Methodological considerations for detection of terrestrial small-body salamander eDNA and implications for biodiversity conservation.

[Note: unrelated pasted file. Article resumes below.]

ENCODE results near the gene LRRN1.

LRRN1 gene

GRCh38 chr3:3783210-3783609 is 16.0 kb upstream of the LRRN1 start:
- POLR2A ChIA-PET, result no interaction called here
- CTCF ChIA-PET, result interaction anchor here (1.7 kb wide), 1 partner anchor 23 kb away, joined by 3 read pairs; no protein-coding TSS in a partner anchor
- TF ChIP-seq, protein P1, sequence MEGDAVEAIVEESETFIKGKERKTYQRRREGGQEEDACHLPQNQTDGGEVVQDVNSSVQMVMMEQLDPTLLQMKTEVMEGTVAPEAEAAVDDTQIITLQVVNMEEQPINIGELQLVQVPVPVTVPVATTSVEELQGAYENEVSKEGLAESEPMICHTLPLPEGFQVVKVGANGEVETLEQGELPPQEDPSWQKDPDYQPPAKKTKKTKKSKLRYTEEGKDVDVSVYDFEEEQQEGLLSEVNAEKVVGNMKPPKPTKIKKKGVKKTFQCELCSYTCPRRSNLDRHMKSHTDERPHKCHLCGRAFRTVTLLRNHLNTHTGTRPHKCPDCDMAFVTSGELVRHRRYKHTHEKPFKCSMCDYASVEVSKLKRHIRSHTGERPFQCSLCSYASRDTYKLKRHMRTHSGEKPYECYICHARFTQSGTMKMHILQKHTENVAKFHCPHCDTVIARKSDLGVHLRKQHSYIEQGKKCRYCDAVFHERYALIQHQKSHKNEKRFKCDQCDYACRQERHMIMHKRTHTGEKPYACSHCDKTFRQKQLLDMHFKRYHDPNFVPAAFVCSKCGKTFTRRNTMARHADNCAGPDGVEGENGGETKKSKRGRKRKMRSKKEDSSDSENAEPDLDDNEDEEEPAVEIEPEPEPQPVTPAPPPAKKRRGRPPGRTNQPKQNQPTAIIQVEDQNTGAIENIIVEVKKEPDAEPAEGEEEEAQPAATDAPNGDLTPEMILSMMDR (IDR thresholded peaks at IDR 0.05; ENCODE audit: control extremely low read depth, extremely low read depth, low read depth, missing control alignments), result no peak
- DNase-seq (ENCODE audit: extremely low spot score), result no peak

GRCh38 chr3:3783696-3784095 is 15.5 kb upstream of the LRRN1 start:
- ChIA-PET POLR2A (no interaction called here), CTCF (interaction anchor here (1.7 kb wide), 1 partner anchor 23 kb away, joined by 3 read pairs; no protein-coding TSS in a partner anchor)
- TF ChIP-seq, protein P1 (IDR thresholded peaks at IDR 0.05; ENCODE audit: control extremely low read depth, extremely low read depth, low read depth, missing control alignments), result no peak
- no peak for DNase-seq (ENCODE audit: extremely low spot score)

Environmental DNA (eDNA) methods for detecting and estimating abundance of aquatic species are emerging rapidly, but little is known about how processes such as secretion rate, environmental degradation, and time since colonization or extirpation from a given site affect eDNA measurements. Using stream-dwelling salamanders and quantitative PCR (qPCR) analysis, we conducted three experiments to assess eDNA: (i) production rate; (ii) persistence time under different temperature and light conditions; and (iii) detectability and concentration through time following experimental introduction and removal of salamanders into previously unoccupied streams. We found that 44-50 g individuals held in aquaria produced 77 ng eDNA/h for 2 h, after which production either slowed considerably or began to equilibrate with degradation. eDNA in both full-sun and shaded treatments degraded exponentially to <1% of the original concentration after 3 days. eDNA was no longer detectable in full-sun samples after 8 days, whereas eDNA was detected in 20% of shaded samples after 11 days and 100% of refrigerated control samples after 18 days. When translocated into unoccupied streams, salamanders were detectable after 6 h, but only when densities were relatively high (0.2481 individuals/m(2) ) and when samples were collected within 5 m of the animals. Concentrations of eDNA detected were very low and increased steadily from 6-24 h after introduction, reaching 0.0022 ng/L. Within 1 h of removing salamanders from the stream, eDNA was no longer detectable. These results suggest that eDNA detectability and concentration depend on production rates of individuals, environmental conditions, density of animals, and their residence time.